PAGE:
Demand for organic produce is constantly rising and producers are struggling to supply the market while abiding to the strict and expensive quality requirements of organic food standards. This leads to unsustainable production processes.  In most cases growing demand cannot be covered by domestic production especially in areas where tropical fruits and vegetables are more difficult to cultivate (ie. Canada), this increases the global trade of organic food. Hence, making it even harder and more complex to ensure that organic standards are met, and cases of fraud are more common than not.

 

So, what should be the takeaway?

 

If you would like to eat healthy, follow the Canadian Food Guide. Eat your fruits and vegetables, eat a variety of foods and choose whole grain. If you would like to get all your nutrients in, variation is the key, choose different fruits and vegetables. If you would like to support environmentally and economically sustainable practices of agriculture. Choose local and try your best to eat foods in season (as explained by McGill’s Food and Dining Services!) Finally, remember not to vilify foods, buying organic feels right and we do it with good intentions. But, thinking of organic as “good” and conventional as “bad” clouds reasonable judgement. They both have pros and cons and a combination of their advantages would probably lead to more sustainable practices.

 

 

References

 

Amiri, A., & Amiri, A. (2017). Antioxidants and disease prevention; an obscure association with great significance. Annals of Research in Antioxidants, 2(1). Retrieved from http://annresantioxidants.com/index.php/ARA/article/view/243

Barański, M., Średnicka-Tober, D., Volakakis, N., Seal, C., Sanderson, R., Stewart, G. B., … Leifert, C. (2014). Higher antioxidant and lower cadmium concentrations and lower incidence of pesticide residues in organically grown crops: a systematic literature review and meta-analyses. British Journal of Nutrition, 112(5), 794–811. doi: 10.1017/s0007114514001366

Clark, M., & Tilman, D. (2017). Comparative analysis of environmental impacts of agricultural production systems, agricultural input efficiency, and food choice. Environmental Research Letters, 12(6), 064016. doi: 10.1088/1748-9326/aa6cd5

Denis Lairon.Nutritional quality and safety of organic food. A review. Agronomy for Sustainable Susble Development, Springer Verlag/EDP Sciences/INRA, 2010, 30 (1), 10.1051/agro/2009019       .           .hal- 00886513

Framework for Assessing Non-occupational, Non-dietary (Residential) Exposure to Pesticides. (2016, September 21). Retrieved from https://www.epa.gov/pesticide-science-and-assessing-pesticide-risks/framework-assessing-non-occupational-non-dietary.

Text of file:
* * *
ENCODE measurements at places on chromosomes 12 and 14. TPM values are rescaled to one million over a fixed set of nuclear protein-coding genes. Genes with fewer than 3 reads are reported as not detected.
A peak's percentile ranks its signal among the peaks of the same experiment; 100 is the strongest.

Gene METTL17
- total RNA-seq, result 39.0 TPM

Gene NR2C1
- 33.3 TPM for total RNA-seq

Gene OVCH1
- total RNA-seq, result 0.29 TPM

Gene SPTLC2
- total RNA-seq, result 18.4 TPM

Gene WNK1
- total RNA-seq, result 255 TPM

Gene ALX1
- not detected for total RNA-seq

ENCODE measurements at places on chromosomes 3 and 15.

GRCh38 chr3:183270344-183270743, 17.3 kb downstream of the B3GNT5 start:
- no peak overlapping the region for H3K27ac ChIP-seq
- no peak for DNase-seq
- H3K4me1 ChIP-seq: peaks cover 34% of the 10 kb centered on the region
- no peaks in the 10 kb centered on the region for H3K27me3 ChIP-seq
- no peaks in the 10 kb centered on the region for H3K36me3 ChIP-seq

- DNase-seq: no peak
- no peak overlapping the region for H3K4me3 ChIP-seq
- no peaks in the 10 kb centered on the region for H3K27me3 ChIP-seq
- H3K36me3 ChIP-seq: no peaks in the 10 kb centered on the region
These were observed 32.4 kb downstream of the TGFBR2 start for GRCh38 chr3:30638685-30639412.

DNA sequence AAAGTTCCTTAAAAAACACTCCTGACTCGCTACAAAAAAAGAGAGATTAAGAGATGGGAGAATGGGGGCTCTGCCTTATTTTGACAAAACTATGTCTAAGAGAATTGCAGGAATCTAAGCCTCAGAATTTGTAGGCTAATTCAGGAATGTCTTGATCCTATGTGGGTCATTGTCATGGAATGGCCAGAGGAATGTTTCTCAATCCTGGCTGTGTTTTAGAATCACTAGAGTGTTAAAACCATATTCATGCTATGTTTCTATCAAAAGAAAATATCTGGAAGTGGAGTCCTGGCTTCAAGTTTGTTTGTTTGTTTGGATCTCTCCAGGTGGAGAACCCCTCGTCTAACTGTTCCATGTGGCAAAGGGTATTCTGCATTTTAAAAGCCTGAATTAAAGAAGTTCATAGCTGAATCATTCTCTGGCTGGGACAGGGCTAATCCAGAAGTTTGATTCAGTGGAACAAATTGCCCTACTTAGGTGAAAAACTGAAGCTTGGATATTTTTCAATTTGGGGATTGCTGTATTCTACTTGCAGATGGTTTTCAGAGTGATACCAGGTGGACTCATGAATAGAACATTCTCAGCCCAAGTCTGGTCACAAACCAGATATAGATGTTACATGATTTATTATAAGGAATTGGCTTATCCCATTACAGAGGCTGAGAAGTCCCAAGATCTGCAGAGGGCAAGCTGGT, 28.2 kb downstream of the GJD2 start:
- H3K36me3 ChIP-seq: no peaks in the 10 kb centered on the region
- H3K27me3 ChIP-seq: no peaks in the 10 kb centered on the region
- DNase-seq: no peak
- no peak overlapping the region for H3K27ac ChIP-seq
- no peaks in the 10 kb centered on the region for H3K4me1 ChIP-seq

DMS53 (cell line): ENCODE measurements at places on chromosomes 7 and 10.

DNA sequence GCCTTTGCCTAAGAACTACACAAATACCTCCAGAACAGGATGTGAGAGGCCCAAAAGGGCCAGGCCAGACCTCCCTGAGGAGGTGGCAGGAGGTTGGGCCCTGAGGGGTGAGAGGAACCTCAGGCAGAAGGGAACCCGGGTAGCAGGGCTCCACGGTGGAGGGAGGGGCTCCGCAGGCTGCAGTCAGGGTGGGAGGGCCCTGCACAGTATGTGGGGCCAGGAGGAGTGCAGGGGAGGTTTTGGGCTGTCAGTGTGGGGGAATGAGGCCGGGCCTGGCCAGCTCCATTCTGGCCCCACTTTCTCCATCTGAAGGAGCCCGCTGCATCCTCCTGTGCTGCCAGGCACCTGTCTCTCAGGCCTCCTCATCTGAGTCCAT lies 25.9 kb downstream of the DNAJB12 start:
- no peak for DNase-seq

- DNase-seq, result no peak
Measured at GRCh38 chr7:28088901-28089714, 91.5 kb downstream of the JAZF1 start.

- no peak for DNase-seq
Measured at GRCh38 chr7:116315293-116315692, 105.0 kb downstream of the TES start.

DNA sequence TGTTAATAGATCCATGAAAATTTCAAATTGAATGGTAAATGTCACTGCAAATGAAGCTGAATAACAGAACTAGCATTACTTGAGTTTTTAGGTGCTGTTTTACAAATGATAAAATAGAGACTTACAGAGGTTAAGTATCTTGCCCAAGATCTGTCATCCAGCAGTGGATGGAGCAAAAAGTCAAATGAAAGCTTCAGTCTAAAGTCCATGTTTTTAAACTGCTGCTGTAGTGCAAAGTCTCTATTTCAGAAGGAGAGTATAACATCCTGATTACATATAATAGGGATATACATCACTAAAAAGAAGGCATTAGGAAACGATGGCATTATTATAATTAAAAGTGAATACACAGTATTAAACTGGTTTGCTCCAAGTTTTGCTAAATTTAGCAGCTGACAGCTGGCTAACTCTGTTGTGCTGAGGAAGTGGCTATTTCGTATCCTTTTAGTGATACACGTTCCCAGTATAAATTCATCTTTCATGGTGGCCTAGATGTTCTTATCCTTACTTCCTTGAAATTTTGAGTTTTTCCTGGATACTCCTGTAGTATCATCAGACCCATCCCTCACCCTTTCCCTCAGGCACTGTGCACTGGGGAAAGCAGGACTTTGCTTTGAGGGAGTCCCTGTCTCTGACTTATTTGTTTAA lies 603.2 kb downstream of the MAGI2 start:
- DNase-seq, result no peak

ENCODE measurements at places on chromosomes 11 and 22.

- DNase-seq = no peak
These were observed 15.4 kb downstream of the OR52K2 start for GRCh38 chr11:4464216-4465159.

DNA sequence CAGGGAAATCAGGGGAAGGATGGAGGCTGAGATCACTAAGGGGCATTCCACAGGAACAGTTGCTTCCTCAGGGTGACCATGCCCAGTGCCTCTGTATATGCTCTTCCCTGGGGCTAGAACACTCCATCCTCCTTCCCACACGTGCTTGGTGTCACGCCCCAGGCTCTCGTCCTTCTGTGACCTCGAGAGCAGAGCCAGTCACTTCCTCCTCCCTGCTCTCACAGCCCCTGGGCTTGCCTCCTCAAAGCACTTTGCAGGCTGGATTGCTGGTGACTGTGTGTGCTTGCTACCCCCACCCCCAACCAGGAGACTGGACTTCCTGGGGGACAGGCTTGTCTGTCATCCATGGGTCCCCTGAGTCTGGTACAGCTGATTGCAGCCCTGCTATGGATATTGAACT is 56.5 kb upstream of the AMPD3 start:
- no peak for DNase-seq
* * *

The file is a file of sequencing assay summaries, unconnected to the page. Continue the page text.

Going organic: Are organic pesticides safer than their synthetic counterparts? (2017, June 2). Retrieved from https://news.aces.illinois.edu/news/going-organic-are-organic-pesticides-safer-their-synthetic-counterparts.

Mie, A., Andersen, H. R., Gunnarsson, S., Kahl, J., Kesse-Guyot, E., Rembiałkowska, E., … Grandjean, P. (2017). Human health implications of organic food and organic agriculture: a comprehensive review. Environmental Health, 16(1). doi: 10.1186/s12940-017-0315-4

Ritchie , hannah. (2017, December 19). Is organic really better for the environment than conventional agriculture? Retrieved from https://ourworldindata.org/is-organic-agriculture-better-for-the-environment.

Sayin, V. I., Ibrahim, M. X., Larsson, E., Nilsson, J. A., Lindahl, P., & Bergo, M. O. (2014). Antioxidants Accelerate Lung Cancer Progression in Mice. Science Translational Medicine, 6(221). doi: 10.1126/scitranslmed.3007653

Smith-Spangler, C., Brandeau, M. L., Hunter, G. E., Bavinger, J. C., Pearson, M., Eschbach, P. J., … Bravata, D. M. (2012). Are Organic Foods Safer or Healthier Than Conventional Alternatives? Annals of Internal Medicine, 157(5), 348. doi: 10.7326/0003-4819-157-5-201209040-00007

The benefits of eating local foods. (2012, March 6). Retrieved from https://www.mcgill.ca/foodservices/sustainability/green/local.

TOLERANCES AND EXEMPTIONS FOR PESTICIDE CHEMICAL RESIDUES IN FOOD. (2019, November 26). Retrieved from https://www.ecfr.gov/cgi-bin/text-idx?SID=186c36f172c2a5f98f740677f73ae152&node=40:24.0.1.1.27&rgn=div5#se40.26.180_11328.

 

 

Share on Facebook
Share on Twitter
Please reload

Blog

Featured Posts

Welcome to DHNUS's Website!

November 8, 2016

1/1
Please reload

Archive
Please reload

Follow Me
  • Grey Facebook Icon
  • Grey Twitter Icon
  • Grey Instagram Icon
  • Grey Pinterest Icon